Rarely do two people agree on everything. People’s backgrounds, experiences, and ideologies naturally cause differences in opinion. Therefore, a writer must not assume that all readers will agree with his/her ideas and should subsequently seek to present information in a unbiased way. Presenting information in an unbiased way can be tricky, but it is an important part of maintaining credibility as a writer. With this in mind, readers are not likely to take a writer seriously if he/she has only presented one side of an argument. Writers must consider all sides of a topic. This is accomplished by integrating counterarguments within a written text.
Writers should aim to include counterarguments in their writing to show that they have considered all major perspectives on a given topic. After first explaining the alternative perspective, a writer can choose to refute or concede it. Refuting an alternative view means to disprove it, and conceding an alternative view means acknowledging its merit (either fully or partially). Ideally, each key idea presented in a text should be followed by a counteragument. Furthermore, counterarguments should be fully developed like other body paragraphs using the sandwich template, and they should make use of transitions, especially those that show contrast. The counterargument section of a written text should read like a very polite debate. Counterarguments should ideally be presented after each corresponding key idea; see the example outlines.
The following example counterarguments will be based on one of the mock thesis statements presented in the related writing guide Creating a Clear Thesis Statement.
Thesis Statement: This writing guide will likely have a far-reaching effect since it is intended to support people who are writing for school, work, and ministry.
Based on this thesis statement, the writer’s three key ideas/arguments are:
The easiest way to identity potential counterarguments is by making the original argument statements negative and expanding from there.
Now the writer must refute or concede each counterargument. Examples are provided below.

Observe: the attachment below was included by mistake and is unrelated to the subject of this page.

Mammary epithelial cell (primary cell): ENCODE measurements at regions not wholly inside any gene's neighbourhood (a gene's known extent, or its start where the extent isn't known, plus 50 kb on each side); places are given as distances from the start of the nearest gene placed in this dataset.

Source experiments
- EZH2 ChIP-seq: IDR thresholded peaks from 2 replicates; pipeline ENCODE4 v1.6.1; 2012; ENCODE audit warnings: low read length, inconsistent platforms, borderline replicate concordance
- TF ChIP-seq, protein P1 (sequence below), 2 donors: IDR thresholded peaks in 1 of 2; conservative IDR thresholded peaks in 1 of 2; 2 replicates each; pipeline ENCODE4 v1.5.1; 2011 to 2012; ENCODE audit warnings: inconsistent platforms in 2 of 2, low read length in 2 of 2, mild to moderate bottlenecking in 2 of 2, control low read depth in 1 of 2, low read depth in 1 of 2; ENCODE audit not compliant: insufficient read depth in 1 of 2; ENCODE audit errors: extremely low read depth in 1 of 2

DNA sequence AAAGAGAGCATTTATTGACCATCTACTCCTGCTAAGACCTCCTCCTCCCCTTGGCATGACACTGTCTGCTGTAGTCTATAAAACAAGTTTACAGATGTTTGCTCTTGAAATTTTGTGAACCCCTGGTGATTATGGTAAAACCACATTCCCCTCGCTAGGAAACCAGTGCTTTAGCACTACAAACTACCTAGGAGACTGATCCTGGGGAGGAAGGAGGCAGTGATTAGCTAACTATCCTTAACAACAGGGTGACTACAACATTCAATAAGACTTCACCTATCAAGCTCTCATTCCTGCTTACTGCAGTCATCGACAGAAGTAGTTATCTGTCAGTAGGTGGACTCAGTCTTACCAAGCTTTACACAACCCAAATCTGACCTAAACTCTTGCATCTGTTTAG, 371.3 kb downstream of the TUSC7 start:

(PARTIAL CONCESSION) Some may argue that this writing guide will not support people who are writing for school because professors all have different expectations, but this argument is misguided. It is true that professors have different general expectations for student writing, yet essentially all professors expect students to demonstrate the basic writing principles laid out in the guide. By following the writing guide, students will only strengthen their writing, and professors will presumably be impressed, which will result not only in increased knowledge but higher grades. Thus, while some may not see the value in students using the writing guide, it is unlikely that any harm can be done as students seek to write more effectively.
(PARTIAL CONCESSION) Additionally, while workers may not be as concerned with the quality of their writing as students are, the writing guide will indeed be helpful for people who are writing for work. Workers may not receive a grade for their writing, but they should care because their writing can leave bosses and colleagues with a positive or negative impression. Therefore, the guide will hopefully emphasize the importance of writing well in all areas of life. In brief, whether workers care about their writing is not the point; all people should strive to write effectively, and this writing guide is here to help.
(REFUTATION) Moreover, even though the writing guide is published by a school, it was not primarily designed with academic writing in mind. The writing guide and website were designed to provide support for all types of writing since people, even students, must regularly write for many purposes. For that reason, the writing guide and website speak frequently of different types of writing and give a variety of examples to be applicable to all. Therefore, whether a person is writing for school, work, or ministry, much knowledge can be gleaned from this resource.